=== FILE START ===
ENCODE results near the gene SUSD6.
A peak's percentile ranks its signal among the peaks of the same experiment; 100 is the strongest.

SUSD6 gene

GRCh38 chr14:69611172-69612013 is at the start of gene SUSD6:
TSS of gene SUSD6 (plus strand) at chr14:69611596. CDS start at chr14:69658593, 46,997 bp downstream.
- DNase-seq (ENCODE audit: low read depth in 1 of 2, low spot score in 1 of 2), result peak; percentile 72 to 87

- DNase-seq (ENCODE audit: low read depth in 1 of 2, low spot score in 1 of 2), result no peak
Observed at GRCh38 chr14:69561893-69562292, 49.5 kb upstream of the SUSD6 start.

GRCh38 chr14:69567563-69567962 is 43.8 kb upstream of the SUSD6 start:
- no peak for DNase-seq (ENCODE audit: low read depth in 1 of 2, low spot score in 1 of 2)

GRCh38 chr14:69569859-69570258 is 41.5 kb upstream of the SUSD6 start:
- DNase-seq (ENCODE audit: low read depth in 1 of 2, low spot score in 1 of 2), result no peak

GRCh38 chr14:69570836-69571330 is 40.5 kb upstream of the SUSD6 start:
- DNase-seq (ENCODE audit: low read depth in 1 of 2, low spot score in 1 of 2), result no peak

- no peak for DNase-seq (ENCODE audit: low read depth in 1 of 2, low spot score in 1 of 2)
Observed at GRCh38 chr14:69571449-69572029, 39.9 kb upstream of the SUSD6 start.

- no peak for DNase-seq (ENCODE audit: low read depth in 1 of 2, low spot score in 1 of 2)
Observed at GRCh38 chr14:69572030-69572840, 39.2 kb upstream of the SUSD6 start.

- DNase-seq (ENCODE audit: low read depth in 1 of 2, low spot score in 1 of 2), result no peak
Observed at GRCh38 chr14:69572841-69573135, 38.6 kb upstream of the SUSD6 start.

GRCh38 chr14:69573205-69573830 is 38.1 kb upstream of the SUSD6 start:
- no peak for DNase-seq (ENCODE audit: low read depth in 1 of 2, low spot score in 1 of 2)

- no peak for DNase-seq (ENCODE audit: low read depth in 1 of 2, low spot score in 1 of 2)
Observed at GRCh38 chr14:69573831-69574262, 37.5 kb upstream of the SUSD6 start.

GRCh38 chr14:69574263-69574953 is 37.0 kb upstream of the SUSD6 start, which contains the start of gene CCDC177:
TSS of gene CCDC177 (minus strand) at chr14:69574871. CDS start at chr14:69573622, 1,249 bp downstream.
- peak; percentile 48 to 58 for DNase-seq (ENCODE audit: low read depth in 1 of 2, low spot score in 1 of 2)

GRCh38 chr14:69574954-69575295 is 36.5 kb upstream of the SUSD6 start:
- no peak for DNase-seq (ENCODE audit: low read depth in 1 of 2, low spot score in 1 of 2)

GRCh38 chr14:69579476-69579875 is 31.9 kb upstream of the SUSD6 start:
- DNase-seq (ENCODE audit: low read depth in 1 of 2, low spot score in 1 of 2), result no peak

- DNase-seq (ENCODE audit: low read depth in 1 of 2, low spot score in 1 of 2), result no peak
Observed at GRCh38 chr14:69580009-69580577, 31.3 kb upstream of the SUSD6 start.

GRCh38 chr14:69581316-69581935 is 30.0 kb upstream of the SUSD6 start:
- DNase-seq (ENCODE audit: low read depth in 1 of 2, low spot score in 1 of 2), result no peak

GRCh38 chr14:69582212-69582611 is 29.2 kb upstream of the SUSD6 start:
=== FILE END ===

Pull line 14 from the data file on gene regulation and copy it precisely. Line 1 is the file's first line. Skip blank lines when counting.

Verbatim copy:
- DNase-seq (ENCODE audit: low read depth in 1 of 2, low spot score in 1 of 2), result no peak